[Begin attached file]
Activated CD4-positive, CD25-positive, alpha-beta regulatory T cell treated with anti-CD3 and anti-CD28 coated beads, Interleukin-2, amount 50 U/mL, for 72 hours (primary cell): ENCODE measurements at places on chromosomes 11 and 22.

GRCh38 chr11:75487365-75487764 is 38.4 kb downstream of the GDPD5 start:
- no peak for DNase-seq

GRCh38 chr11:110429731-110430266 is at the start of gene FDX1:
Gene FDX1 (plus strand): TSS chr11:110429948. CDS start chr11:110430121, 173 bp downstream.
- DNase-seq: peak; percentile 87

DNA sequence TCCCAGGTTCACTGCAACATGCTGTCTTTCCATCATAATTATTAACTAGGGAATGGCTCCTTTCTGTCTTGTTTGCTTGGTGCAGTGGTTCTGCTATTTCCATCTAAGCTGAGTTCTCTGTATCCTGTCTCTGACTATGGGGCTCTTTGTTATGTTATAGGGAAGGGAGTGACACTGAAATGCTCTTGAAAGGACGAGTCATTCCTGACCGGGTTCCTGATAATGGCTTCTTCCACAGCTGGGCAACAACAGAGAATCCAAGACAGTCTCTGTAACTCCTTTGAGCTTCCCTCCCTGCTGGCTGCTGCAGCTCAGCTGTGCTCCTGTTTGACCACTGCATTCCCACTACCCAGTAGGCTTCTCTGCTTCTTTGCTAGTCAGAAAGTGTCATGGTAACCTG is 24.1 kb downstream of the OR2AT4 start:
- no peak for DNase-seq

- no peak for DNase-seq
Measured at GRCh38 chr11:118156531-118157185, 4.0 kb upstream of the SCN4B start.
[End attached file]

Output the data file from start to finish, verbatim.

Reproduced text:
Activated CD4-positive, CD25-positive, alpha-beta regulatory T cell treated with anti-CD3 and anti-CD28 coated beads, Interleukin-2, amount 50 U/mL, for 72 hours (primary cell): ENCODE measurements at places on chromosomes 11 and 22.

GRCh38 chr11:75487365-75487764 is 38.4 kb downstream of the GDPD5 start:
- no peak for DNase-seq

GRCh38 chr11:110429731-110430266 is at the start of gene FDX1:
Gene FDX1 (plus strand): TSS chr11:110429948. CDS start chr11:110430121, 173 bp downstream.
- DNase-seq: peak; percentile 87

DNA sequence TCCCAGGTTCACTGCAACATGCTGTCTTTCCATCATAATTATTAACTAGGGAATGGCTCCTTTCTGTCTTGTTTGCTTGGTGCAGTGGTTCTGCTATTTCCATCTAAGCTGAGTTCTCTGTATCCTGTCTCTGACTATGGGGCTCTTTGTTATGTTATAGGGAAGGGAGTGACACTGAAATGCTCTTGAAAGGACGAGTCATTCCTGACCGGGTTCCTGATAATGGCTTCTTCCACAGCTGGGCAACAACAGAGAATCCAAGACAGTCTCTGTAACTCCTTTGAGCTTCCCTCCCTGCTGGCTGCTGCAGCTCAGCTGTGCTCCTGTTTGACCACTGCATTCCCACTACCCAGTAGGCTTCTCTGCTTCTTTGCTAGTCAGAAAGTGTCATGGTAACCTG is 24.1 kb downstream of the OR2AT4 start:
- no peak for DNase-seq

- no peak for DNase-seq
Measured at GRCh38 chr11:118156531-118157185, 4.0 kb upstream of the SCN4B start.